Risk Prediction Model for Cutaneous SCC in Cardiac Allograft Recipients

N. Nair, D. Du, Z. Hu, E. Gongora

Research output: Contribution to journalArticlepeer-review

Abstract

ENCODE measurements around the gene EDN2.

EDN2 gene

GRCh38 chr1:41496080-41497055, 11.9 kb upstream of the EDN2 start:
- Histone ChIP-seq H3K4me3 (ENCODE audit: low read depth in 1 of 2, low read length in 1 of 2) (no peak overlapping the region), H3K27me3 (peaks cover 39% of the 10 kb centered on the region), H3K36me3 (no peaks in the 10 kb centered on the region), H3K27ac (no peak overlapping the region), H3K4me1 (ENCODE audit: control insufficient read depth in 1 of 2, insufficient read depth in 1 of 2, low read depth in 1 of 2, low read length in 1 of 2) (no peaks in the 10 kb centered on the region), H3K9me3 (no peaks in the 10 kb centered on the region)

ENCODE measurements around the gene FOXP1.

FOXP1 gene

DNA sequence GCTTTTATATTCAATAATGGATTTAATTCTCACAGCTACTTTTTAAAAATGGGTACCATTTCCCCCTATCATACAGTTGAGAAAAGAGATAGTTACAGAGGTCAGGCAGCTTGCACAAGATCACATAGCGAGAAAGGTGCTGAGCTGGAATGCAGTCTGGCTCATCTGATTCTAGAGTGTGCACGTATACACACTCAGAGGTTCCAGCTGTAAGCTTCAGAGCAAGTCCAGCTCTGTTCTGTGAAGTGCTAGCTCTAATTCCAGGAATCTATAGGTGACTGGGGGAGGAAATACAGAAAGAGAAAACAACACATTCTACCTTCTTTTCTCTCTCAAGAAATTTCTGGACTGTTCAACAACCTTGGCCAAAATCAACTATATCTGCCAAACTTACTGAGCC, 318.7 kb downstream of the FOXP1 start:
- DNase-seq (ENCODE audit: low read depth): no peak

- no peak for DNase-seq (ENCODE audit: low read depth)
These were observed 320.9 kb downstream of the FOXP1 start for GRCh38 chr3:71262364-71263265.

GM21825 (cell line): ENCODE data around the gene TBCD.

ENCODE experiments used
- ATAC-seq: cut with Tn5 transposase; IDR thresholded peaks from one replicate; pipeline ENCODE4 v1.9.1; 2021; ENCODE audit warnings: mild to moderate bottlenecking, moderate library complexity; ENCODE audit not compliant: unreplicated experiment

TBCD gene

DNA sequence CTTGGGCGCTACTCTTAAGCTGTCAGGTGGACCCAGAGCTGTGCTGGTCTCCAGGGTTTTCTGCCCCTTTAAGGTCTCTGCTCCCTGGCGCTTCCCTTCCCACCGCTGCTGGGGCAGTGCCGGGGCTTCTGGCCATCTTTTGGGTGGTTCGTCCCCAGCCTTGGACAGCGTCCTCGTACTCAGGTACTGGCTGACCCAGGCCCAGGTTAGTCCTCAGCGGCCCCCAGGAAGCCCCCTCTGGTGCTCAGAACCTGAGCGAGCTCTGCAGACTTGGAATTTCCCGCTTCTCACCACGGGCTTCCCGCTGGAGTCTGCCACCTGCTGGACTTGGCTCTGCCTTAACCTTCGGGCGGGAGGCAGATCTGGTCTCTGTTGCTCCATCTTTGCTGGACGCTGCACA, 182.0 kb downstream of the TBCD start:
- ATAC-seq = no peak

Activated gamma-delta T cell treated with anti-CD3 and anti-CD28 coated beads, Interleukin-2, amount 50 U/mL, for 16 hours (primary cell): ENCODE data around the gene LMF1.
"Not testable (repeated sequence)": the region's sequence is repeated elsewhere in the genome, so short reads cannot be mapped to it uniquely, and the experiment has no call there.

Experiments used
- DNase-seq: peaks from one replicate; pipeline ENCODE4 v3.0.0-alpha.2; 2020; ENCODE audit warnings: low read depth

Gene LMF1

PURPOSE: Post-transplant patients are at increased risk for squamous cell carcinoma (SCC) of the skin, secondary to long-term immunosuppression. This study was undertaken to identify risk factors using the UNOS database population. METHODS: The study population of 1766 patients derived from the UNOS database (2000-2015) was divided into two equal groups. One group was used for testing and the other for validation. Descriptive statistics were used to characterize the study cohort. Cox's proportional hazards regression was used to investigate the effect of different risk factors for SCC post-heart transplantation. Multivariate analysis was used to test the correlation between SCC and potential risk factors. Hazard ratio (OR) and the 95% confidence interval (CI) were calculated for each risk factor. Statistical significance was set at p< 0.05. Forward sequential feature selection was done to select significant risk factors for multivariate modeling. The multivariate model was used to predict the risk of SCC at 5, 8 and 10 years post-transplant. Analyses were performed using MATLAB software from The Math Works, Inc. Receiver Operating Curves (ROCs) were generated to derive Area Under the Curve (AUC) to assess the quality of the prediction model. RESULTS: Multivariate analysis showed that Black, Hispanic and other races as compared to whites had an OR of 0.07,0.35, 0.17 (p=0.0000). Recipient PRAs had an OR of 0.97 (p=<0.0001). Age >60 years had an OR of 2.5 (p=0.0000). Males had an OR of 2.05 (p=0.000). The ROC curves generated showed AUC at 5, 8 and 10 years post-transplant of 0.76, 0.76, 0.76 respectively in the testing set and 0.79, 0.77, 0.78 respectively in the validation set (figure 1). CONCLUSION: Male sex, white race, age >60 years higher PRAs are major risk factors for SCC. The risk prediction model generated for the first time for SCC in post-cardiac transplant patients has a robust c-statistic of >0.75. This is important for risk stratification as SCC is the most common skin cancer seen in the post-cardiac transplant population.

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